The aid group told supporters in a letter that the board had made a mistake and was returning to its policy requiring celibacy outside of marriage “and faithfulness within the Bible covenant of marriage between a man and a woman.”


“We have listened to you and want to say thank you and to humbly ask for your forgiveness,” the agency said in the letter, signed by World Vision president Richard Stearns and board chairman Jim Bere.

But do you get do-overs on this sort of thing.  As Franklin Graham argues, the decision to hire men and women in same-sex marriages shows that World Vision doesn’t believe the Bible, at least not in the same way the evangelical establishment believes the Bible.  Reversing course doesn’t really alter that impression; it just makes you look weak, desperate and unprincipled.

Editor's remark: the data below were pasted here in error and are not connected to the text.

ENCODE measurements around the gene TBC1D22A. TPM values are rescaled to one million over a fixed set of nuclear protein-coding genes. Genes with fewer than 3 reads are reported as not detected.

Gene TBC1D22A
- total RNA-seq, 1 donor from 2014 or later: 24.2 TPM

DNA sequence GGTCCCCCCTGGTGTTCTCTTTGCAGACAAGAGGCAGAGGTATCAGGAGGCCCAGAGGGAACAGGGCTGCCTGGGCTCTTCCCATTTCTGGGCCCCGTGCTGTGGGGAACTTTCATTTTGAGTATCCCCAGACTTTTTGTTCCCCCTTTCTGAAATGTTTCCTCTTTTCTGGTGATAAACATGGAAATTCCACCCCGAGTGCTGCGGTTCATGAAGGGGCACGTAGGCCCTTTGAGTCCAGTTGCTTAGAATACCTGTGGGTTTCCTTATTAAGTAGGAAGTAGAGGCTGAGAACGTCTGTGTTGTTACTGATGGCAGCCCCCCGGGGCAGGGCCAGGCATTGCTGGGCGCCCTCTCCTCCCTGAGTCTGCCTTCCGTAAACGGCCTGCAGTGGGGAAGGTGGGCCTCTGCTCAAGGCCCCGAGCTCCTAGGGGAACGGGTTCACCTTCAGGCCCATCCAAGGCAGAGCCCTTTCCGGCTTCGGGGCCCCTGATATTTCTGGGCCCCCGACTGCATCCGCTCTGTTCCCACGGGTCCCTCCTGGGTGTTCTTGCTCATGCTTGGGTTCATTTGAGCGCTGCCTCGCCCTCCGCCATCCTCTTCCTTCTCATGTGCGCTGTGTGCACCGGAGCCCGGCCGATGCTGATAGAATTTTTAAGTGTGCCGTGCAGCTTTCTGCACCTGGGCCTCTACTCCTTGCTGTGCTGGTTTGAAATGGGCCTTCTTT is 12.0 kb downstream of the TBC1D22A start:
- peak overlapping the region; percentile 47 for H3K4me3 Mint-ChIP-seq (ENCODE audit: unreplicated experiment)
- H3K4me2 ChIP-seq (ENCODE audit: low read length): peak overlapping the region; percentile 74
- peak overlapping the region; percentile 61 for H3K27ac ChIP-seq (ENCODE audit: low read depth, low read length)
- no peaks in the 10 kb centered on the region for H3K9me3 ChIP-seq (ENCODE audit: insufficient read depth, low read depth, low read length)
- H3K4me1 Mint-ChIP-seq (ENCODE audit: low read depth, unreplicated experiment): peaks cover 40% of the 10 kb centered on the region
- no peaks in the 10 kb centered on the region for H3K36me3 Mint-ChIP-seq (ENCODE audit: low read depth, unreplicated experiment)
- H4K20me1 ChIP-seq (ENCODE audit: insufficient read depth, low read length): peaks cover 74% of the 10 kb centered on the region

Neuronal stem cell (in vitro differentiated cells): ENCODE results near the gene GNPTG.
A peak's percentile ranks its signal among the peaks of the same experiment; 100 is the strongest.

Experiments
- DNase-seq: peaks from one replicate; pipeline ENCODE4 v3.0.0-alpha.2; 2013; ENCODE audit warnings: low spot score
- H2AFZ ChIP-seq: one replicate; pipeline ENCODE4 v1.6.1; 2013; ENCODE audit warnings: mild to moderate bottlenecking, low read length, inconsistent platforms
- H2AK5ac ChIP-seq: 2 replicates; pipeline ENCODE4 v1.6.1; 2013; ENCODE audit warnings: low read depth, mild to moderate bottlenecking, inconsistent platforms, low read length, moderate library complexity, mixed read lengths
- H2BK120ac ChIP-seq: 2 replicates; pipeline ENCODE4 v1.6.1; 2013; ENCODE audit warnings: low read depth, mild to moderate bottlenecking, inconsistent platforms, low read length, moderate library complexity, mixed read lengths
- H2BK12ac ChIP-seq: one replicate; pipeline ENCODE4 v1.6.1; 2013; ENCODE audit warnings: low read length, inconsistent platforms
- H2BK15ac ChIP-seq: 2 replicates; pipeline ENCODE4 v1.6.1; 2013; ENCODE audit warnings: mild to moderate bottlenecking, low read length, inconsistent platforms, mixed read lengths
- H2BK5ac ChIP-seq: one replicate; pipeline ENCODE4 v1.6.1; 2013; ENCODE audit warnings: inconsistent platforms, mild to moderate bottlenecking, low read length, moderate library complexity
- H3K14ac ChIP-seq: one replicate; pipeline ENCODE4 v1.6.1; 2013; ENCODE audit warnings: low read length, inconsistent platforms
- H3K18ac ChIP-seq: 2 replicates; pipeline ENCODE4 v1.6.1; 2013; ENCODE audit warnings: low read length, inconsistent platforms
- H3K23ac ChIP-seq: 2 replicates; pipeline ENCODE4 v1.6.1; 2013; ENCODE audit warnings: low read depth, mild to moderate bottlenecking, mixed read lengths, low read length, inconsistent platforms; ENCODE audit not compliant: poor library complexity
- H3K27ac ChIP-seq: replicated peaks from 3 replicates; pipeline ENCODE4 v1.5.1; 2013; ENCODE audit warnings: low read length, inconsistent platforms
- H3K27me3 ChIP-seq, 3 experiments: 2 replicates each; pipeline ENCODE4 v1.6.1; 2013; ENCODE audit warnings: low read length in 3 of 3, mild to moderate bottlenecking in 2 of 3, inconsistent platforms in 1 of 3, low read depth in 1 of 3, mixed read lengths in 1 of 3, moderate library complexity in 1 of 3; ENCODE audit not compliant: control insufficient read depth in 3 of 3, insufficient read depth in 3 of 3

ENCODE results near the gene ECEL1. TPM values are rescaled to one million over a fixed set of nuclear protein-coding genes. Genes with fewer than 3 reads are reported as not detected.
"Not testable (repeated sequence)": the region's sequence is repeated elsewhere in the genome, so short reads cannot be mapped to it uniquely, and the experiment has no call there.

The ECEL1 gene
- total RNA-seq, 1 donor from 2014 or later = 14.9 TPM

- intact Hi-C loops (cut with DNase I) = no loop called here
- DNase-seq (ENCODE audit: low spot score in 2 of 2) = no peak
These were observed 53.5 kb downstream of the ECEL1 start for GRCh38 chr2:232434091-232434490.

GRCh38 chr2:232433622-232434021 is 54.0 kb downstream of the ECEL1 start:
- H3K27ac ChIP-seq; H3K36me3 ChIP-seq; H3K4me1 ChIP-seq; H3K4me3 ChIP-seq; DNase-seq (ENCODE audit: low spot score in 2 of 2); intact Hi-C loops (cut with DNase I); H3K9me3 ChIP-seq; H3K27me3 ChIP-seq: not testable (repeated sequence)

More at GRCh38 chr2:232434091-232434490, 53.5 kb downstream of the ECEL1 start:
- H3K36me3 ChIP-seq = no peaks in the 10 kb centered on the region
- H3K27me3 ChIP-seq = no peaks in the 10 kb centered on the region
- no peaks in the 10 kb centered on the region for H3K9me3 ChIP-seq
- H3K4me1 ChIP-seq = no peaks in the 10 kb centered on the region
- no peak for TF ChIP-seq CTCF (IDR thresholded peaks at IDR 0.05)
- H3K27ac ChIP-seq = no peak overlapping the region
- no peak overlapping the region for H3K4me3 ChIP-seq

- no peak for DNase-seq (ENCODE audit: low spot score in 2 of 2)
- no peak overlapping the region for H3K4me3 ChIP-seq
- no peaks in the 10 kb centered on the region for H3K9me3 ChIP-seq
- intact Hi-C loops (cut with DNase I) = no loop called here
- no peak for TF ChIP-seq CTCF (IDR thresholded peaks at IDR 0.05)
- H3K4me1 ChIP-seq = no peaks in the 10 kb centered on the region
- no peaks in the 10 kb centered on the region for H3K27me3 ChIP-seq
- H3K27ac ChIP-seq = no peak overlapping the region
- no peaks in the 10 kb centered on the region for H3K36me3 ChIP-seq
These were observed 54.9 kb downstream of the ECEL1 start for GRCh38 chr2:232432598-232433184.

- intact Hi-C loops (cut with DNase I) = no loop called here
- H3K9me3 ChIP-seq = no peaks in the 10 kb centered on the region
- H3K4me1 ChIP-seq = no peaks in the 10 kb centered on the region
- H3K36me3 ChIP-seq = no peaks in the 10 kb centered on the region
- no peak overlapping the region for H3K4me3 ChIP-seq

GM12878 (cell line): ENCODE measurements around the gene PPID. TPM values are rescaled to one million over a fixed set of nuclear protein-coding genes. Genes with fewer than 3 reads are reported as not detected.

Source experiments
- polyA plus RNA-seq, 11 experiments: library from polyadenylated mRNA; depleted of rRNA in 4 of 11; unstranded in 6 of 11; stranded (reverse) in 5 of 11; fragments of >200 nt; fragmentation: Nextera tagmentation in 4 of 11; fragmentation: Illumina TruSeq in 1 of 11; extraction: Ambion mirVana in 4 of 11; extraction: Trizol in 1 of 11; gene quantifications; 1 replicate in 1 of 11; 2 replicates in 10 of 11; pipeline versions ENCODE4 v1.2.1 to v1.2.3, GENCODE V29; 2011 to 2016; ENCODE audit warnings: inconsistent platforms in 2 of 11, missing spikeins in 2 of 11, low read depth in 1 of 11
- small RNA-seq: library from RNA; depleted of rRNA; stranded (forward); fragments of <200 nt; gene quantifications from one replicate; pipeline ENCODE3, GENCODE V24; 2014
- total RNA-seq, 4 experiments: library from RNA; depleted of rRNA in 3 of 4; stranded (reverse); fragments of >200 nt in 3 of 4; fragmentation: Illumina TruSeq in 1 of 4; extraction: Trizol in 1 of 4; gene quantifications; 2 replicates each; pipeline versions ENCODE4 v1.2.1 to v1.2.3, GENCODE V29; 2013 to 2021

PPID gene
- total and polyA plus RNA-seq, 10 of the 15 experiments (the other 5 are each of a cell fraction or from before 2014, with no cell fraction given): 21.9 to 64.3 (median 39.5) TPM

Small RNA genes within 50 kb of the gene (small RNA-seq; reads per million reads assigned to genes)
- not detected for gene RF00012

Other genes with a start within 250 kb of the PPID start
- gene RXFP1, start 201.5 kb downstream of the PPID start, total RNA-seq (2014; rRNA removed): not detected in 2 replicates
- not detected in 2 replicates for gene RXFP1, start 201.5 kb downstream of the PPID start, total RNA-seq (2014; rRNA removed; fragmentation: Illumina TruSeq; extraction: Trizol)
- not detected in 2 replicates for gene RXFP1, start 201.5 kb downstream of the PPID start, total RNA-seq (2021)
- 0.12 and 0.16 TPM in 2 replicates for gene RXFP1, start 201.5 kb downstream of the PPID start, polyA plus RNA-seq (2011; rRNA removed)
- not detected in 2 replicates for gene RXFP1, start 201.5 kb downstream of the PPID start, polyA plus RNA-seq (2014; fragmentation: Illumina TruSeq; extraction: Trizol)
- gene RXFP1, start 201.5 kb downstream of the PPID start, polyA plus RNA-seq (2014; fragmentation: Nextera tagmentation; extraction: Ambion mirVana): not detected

And what about the World Vision supporters who either support gay marriage or have no settled opinion on the subject?  World Vision made its initial decision, in part at least, because they concluded that their current hiring policy was inconsistent with the loving heart of God. What, exactly, has changed to alter that assessment?

Ultimately, this isn’t primarily about the Bible; it’s about the character of God.  Progressive Christians argue that if same-sex attraction is a matter of orientation, not choice, then the Bible’s scattered condemnations of homosexual behavior must be re-evaluated.  Your heart may be big enough to welcome the GLBT community into full fellowship, but God, unfortunately, isn’t so generous–and we’ve got to play by His rules.  God, the evangelical Sanhedrin argues, didn’t get the memo on orientation and is still operating out of old-school assumptions.